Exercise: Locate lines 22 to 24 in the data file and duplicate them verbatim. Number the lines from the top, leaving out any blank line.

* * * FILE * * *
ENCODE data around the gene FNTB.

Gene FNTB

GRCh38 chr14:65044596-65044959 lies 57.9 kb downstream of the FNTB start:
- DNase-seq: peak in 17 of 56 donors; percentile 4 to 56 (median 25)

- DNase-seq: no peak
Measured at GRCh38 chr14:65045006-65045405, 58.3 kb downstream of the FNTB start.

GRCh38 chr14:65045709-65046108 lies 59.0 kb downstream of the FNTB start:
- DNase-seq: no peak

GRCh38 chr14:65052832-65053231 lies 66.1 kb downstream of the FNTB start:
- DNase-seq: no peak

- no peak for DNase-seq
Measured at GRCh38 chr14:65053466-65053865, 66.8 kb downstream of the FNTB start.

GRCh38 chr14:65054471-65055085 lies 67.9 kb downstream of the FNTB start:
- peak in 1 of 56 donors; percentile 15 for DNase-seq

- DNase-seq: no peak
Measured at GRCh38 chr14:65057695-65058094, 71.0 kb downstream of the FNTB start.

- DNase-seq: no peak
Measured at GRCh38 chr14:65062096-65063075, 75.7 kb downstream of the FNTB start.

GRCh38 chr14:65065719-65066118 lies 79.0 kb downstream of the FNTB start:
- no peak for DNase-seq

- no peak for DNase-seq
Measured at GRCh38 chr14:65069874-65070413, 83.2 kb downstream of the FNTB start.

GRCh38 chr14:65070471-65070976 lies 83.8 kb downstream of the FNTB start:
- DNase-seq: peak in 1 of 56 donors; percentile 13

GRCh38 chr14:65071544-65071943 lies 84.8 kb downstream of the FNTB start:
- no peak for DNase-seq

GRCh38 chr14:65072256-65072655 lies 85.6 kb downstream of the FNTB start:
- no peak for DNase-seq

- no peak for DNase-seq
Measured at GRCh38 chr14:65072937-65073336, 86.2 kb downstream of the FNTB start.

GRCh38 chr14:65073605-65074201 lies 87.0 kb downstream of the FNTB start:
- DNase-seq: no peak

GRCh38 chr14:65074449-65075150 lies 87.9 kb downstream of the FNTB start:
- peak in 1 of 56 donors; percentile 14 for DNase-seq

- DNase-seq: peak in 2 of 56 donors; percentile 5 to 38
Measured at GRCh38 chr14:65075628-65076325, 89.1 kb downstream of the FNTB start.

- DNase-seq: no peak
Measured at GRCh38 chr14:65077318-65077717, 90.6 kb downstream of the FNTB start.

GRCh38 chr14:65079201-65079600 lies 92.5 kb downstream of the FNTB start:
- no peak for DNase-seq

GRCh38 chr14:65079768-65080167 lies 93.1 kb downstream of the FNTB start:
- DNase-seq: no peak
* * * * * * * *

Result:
Measured at GRCh38 chr14:65069874-65070413, 83.2 kb downstream of the FNTB start.

GRCh38 chr14:65070471-65070976 lies 83.8 kb downstream of the FNTB start:
- DNase-seq: peak in 1 of 56 donors; percentile 13